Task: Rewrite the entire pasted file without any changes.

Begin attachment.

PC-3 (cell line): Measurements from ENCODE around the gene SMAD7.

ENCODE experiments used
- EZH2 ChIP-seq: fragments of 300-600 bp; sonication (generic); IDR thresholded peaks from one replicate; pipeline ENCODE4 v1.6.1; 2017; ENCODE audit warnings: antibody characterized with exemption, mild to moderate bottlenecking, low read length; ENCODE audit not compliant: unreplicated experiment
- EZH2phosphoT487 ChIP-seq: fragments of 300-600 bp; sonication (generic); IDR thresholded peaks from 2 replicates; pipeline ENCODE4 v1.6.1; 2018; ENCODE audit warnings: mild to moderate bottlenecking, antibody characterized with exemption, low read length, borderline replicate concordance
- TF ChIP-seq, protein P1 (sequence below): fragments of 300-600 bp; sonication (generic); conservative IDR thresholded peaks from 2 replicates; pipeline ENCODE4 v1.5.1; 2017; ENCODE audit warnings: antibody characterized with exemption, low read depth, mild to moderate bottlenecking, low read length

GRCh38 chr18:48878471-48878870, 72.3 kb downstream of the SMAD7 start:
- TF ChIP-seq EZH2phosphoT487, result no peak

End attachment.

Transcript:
PC-3 (cell line): Measurements from ENCODE around the gene SMAD7.

ENCODE experiments used
- EZH2 ChIP-seq: fragments of 300-600 bp; sonication (generic); IDR thresholded peaks from one replicate; pipeline ENCODE4 v1.6.1; 2017; ENCODE audit warnings: antibody characterized with exemption, mild to moderate bottlenecking, low read length; ENCODE audit not compliant: unreplicated experiment
- EZH2phosphoT487 ChIP-seq: fragments of 300-600 bp; sonication (generic); IDR thresholded peaks from 2 replicates; pipeline ENCODE4 v1.6.1; 2018; ENCODE audit warnings: mild to moderate bottlenecking, antibody characterized with exemption, low read length, borderline replicate concordance
- TF ChIP-seq, protein P1 (sequence below): fragments of 300-600 bp; sonication (generic); conservative IDR thresholded peaks from 2 replicates; pipeline ENCODE4 v1.5.1; 2017; ENCODE audit warnings: antibody characterized with exemption, low read depth, mild to moderate bottlenecking, low read length

GRCh38 chr18:48878471-48878870, 72.3 kb downstream of the SMAD7 start:
- TF ChIP-seq EZH2phosphoT487, result no peak